In the previous article, we focused on general rules of thumb for property classifications. Rules of thumb can be defined as a guideline that provides simplified advice regarding a particular subject. It’s important for beginner investors to learn certain investing criteria and formulas in order to properly analyze investment properties. Using rules of thumb will give investors an idea if the property is worth consideration. In this article, let’s focus on property expenses and management fees.
The percent of expenses-to-income may fluctuate a bit in different markets, but we’ve found that expenses are typically 50% of total income in multifamily investing. The expenses for running a property vary from one investment to the next. For instance, in self-storage, expenses run around 35-40% of income.
Our general guideline is 50% of income, so if we see expenses at either 35% or 75% of income, it’s a big red flag. At 35%, the landlord is either overstating the income or understating the expenses.
If the expenses are at 75%, this is a sign that the property is being run inefficiently and it’s a possible value play. The property can also be experiencing an unusually high vacancy rate. In either case, it behooves you to take a closer look.
When refinancing your property, the banks in our market were estimating expenses at around $3,500 per unit. Landlords who are running their properties efficiently are getting penalized, but the banks have no remorse. If you can show the bank your expenses from prior years, they may factor that into account. When analyzing a property, we use this figure as a quick estimate to see if the property is worth further investigation. To calculate expenses per unit, take total operating expenses and divide by the number of units.
Expenses in our market fluctuate from one submarket to the next. In the city, property taxes and insurance tend to be higher than the outlying markets, an this pushes up the expenses to run the properties in the city. The flip side is that we may be able to generate a bit more in revenue if the property is located in the more desirable location.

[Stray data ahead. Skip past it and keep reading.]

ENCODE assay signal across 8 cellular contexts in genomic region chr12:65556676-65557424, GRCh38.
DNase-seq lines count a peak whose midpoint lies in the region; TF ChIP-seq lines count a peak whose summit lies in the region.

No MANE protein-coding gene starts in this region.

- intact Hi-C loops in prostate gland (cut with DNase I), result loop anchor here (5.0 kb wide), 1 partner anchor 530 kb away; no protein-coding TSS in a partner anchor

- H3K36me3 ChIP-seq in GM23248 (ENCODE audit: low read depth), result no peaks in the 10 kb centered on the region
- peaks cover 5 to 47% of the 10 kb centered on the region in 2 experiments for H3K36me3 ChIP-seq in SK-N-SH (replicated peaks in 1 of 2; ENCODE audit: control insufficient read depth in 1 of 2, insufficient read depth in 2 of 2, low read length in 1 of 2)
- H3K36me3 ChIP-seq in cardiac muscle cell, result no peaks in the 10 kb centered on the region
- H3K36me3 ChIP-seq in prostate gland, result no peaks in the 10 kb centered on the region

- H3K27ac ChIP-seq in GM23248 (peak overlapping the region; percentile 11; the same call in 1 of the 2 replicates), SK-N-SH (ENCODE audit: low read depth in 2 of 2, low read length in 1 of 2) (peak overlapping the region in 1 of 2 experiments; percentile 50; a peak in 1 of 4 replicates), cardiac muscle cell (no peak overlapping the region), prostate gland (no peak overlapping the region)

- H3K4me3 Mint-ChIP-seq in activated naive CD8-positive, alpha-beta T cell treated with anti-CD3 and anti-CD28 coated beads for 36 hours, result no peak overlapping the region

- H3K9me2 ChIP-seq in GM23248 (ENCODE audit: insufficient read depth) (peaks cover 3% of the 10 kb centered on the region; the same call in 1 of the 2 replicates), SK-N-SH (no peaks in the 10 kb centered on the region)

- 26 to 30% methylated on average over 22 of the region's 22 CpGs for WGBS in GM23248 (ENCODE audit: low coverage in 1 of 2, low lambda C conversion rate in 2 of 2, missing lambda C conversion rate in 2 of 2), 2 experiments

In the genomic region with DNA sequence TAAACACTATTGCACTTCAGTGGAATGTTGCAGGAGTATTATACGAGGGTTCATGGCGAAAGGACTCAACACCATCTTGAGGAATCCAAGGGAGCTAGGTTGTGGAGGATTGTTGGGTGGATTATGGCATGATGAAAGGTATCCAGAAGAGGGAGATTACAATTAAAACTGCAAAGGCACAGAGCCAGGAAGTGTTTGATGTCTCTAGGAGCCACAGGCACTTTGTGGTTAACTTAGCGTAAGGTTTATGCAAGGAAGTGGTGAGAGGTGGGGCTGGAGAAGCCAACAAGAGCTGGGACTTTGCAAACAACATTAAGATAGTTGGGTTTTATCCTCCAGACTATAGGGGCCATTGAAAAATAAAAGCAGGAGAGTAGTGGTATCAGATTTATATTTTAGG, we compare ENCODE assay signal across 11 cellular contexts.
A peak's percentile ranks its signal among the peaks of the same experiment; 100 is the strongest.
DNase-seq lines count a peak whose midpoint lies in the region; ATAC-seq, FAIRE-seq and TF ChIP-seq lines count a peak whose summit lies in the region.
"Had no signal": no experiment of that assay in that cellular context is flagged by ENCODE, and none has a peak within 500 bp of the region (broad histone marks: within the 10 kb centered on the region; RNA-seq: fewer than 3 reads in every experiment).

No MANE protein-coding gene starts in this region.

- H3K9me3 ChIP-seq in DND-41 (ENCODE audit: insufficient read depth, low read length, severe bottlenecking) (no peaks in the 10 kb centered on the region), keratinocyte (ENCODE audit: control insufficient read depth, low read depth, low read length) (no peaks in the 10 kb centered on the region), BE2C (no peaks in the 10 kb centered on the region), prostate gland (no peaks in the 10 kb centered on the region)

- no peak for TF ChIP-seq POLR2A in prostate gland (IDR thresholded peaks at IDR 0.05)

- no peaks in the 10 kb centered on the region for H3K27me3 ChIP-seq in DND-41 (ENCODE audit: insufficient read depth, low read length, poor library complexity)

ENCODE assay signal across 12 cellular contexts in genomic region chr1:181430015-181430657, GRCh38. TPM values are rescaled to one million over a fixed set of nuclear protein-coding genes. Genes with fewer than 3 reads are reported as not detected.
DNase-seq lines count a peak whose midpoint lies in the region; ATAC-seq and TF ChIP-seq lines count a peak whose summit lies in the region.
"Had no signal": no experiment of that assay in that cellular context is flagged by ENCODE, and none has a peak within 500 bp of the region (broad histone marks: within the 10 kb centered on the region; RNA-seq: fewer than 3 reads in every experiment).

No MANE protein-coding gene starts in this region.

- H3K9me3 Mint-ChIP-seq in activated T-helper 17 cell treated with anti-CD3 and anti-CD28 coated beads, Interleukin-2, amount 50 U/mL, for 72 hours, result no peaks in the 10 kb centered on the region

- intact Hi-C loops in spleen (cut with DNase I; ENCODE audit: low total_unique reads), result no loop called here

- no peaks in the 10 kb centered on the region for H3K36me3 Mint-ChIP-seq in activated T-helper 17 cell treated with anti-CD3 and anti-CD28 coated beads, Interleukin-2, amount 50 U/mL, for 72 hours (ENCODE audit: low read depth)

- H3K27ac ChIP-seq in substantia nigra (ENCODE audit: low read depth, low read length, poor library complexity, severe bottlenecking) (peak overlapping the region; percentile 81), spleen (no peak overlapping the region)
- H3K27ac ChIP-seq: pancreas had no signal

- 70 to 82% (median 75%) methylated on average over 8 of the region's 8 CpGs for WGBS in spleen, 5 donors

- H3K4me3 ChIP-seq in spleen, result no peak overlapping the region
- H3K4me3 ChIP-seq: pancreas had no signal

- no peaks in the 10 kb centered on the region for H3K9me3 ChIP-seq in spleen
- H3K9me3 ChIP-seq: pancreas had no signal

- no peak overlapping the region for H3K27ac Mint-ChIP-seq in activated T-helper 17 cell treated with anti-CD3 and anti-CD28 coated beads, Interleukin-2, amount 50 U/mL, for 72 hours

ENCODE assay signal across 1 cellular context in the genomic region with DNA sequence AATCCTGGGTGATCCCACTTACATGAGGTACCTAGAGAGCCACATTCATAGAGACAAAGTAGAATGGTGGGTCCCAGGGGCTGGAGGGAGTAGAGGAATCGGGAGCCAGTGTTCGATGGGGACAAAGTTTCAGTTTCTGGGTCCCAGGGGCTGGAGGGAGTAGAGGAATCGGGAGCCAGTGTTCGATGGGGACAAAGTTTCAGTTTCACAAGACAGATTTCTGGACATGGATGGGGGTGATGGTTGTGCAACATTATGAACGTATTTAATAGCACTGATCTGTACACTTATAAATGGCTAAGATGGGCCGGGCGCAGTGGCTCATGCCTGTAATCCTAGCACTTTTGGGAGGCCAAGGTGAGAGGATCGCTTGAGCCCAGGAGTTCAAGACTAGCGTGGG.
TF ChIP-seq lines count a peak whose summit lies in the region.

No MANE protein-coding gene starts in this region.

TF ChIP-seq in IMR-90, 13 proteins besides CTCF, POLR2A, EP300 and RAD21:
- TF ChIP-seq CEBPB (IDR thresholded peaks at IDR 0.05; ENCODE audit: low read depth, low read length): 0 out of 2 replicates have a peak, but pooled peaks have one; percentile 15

Always use the seller’s expenses to analyze a deal, and buy the property based on actual figures. We get very excited on a deal when we notice that we can cut the expenses, yet purchase the property with the seller’s inflated expenses. This is a quick way to force the appreciation on your property.
Now let’s discuss management fees: Fees paid to a property management company or real estate broker to manage the operations of the property. They should be charged as a percentage of total gross income that’s collected. Gross income can include pet fees, storage income fees, application fees, and late fees, to name a few. Some property management companies try to include security deposits as a percentage of income.
Security deposits should put deposited in an escrow account and never included in calculating management fees. These deposits are technically the tenant’s money, and once the tenant vacates the property in satisfactory shape, the money has to be returned.
How do you know what to pay for managing a property? The rule of thumb is: 1-20 units = 10% of gross income. 20 to 50 units =8 to 10% of income.
50-100 units= around 5-7% of income. 100 units and greater= 3-5% of income. As you can see, the larger the complex, the less expensive it is for management fees. Fees vary from market to market, so it is imperative to find the going rate in your market and pay that fee.
Don’t try to pay less than the market rate, or else you will get stuck with what you paid for.
Keep in mind, management fees are usually incurred to manage the property and perform certain functions, such as rent collection, bookkeeping duties and screening new tenants.
There are many jobs that management companies perform that are “extra”, such as maintenance calls, filling a vacant unit and staffing employees. Be sure to ask the management company what services are included in their monthly fee.
I have included a list of questions to ask management companies if you decide to hire one:
Task: Be sure to visit IREM and contact management companies in your market to compare pricing, services and experience. The management company is one of the most important team members, and will greatly affect the value of your asset.
What do you prefer? Self-managing or hiring a management company so you can continue to grow the portfolio.